Bernard Hogan-Howe indicated that he believed the current punishment of three penalty points and a £60 fine was not a strong enough deterrent for drivers.
By increasing the punishment to six points, drivers would be banned from the road if they were caught twice for the offence within three years.
Writing on the Met's website, the commissioner said this would make drivers take the law on driving while on the phone more seriously and improve road safety.
Asked during a live webchat by a cycling enthusiast why so many people still seemed to be getting away with using mobile phones behind the wheel, Mr Hogan-Howe replied: "Many people do not get away with it and get a fine and three points on their license.
"I would like to see them receive six points in the future. That would mean a second offence would lead to them being banned and I believe this would change driving behaviour and improve safety."
The commissioner's comments follow concerns that an increasing number of drivers are flouting the ban on mobile phone use behind the wheel despite tougher measures being introduced five years ago.
A study earlier this year suggested that around 200,000 motorists are fined for the offence in Britain every year.
More than 171,000 fixed penalty notices for using a hand - held mobile phone in a vehicle were issued in the 12 months up to last October, making it the fifth most common traffic crime, according to police figures. That is a rise of more than 4,000 on the previous record number, set in 2006.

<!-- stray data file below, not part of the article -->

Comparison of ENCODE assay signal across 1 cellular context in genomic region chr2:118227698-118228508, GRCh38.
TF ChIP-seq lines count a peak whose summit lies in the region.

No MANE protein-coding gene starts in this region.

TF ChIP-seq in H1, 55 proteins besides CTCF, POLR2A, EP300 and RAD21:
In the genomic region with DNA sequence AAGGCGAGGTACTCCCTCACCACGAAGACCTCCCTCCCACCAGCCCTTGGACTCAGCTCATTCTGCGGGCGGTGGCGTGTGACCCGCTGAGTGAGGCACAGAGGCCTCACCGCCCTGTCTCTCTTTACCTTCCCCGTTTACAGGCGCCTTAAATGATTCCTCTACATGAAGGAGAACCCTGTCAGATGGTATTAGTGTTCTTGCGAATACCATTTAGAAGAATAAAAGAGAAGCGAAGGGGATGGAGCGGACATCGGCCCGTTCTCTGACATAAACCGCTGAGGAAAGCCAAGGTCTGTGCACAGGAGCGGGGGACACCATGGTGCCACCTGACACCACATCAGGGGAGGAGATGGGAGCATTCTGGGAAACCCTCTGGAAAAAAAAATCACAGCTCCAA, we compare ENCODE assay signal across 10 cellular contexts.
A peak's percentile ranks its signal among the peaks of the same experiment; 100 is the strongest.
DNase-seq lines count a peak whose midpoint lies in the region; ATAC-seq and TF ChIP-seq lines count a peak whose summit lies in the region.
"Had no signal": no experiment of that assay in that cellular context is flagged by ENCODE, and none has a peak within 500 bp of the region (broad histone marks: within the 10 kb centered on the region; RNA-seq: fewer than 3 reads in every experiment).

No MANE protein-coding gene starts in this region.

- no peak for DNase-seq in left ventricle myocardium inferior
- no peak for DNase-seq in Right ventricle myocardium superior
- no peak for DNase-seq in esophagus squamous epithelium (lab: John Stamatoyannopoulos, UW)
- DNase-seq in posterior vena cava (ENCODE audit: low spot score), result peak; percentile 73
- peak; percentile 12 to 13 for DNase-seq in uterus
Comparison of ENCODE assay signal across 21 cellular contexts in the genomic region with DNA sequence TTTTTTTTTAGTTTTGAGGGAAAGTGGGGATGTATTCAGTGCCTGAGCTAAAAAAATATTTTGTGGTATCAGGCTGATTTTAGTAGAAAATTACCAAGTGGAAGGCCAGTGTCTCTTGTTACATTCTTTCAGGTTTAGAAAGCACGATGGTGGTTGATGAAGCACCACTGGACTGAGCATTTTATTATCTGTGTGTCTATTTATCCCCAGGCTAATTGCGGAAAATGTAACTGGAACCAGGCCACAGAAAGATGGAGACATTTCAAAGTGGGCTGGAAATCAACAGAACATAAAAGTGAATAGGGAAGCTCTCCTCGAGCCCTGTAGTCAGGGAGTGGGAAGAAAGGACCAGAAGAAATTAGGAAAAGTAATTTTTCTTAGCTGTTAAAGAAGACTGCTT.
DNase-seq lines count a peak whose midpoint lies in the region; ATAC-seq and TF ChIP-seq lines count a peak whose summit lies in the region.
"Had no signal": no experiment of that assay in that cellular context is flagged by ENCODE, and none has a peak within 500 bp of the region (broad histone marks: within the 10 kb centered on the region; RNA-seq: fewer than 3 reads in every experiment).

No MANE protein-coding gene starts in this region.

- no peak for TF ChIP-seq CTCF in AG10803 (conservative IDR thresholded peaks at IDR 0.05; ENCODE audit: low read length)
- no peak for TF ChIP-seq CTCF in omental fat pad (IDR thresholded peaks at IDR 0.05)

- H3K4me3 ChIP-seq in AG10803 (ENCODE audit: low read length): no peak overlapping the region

Studies have suggested that driving while on the phone could be more dangerous that drink-driving.
Brake, the road safety charity, welcomed Mr Hogan-Howe's suggestion but said it does not go far enough in deterring drivers from using a phone behind the wheel.
Ellen Booth, Brake's senior campaigns officer, said: "This is encouraging, but we feel that those caught using a mobile phone while driving should receive an immediate 12-month disqualification, like those caught drinking driving.
"Research has shown that using a phone while driving leads to an elevated crash risk similar to drink driving, so the punishment should be the same too."
Mike Penning, the Road Safety Minister, said: "The vast majority of drivers know that they should not use a mobile while driving. To ensure that the penalty for using a mobile at the wheel acts as an effective deterrent to drivers, we are increasing the fine for the offence from £60 to between £80 and £100 later this year."
Motorists are permitted to use a phone's speaker or hands-free kit to avoid breaking the law as long as they do not hold the phone at any point, however police can still issue a £60 fine and three points if they deem the driver not to be in control of the vehicle.